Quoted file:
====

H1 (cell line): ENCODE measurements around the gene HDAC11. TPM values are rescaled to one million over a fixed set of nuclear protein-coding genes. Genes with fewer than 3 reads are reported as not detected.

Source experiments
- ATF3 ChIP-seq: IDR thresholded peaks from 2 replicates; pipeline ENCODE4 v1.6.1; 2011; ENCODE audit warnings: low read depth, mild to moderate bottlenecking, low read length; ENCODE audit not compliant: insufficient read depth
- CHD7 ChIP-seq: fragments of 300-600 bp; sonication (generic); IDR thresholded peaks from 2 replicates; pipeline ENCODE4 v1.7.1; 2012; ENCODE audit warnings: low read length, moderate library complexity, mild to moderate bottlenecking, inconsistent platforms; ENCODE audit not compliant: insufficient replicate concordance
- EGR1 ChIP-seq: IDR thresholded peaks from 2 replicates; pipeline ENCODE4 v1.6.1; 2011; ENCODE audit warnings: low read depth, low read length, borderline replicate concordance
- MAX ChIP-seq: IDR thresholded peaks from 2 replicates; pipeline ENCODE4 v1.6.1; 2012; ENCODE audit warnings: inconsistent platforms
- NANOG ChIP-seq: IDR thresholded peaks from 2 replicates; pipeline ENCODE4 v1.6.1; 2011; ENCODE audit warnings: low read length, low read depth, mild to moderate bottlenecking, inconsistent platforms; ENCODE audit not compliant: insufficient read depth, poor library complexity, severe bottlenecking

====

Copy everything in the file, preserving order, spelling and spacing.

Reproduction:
H1 (cell line): ENCODE measurements around the gene HDAC11. TPM values are rescaled to one million over a fixed set of nuclear protein-coding genes. Genes with fewer than 3 reads are reported as not detected.

Source experiments
- ATF3 ChIP-seq: IDR thresholded peaks from 2 replicates; pipeline ENCODE4 v1.6.1; 2011; ENCODE audit warnings: low read depth, mild to moderate bottlenecking, low read length; ENCODE audit not compliant: insufficient read depth
- CHD7 ChIP-seq: fragments of 300-600 bp; sonication (generic); IDR thresholded peaks from 2 replicates; pipeline ENCODE4 v1.7.1; 2012; ENCODE audit warnings: low read length, moderate library complexity, mild to moderate bottlenecking, inconsistent platforms; ENCODE audit not compliant: insufficient replicate concordance
- EGR1 ChIP-seq: IDR thresholded peaks from 2 replicates; pipeline ENCODE4 v1.6.1; 2011; ENCODE audit warnings: low read depth, low read length, borderline replicate concordance
- MAX ChIP-seq: IDR thresholded peaks from 2 replicates; pipeline ENCODE4 v1.6.1; 2012; ENCODE audit warnings: inconsistent platforms
- NANOG ChIP-seq: IDR thresholded peaks from 2 replicates; pipeline ENCODE4 v1.6.1; 2011; ENCODE audit warnings: low read length, low read depth, mild to moderate bottlenecking, inconsistent platforms; ENCODE audit not compliant: insufficient read depth, poor library complexity, severe bottlenecking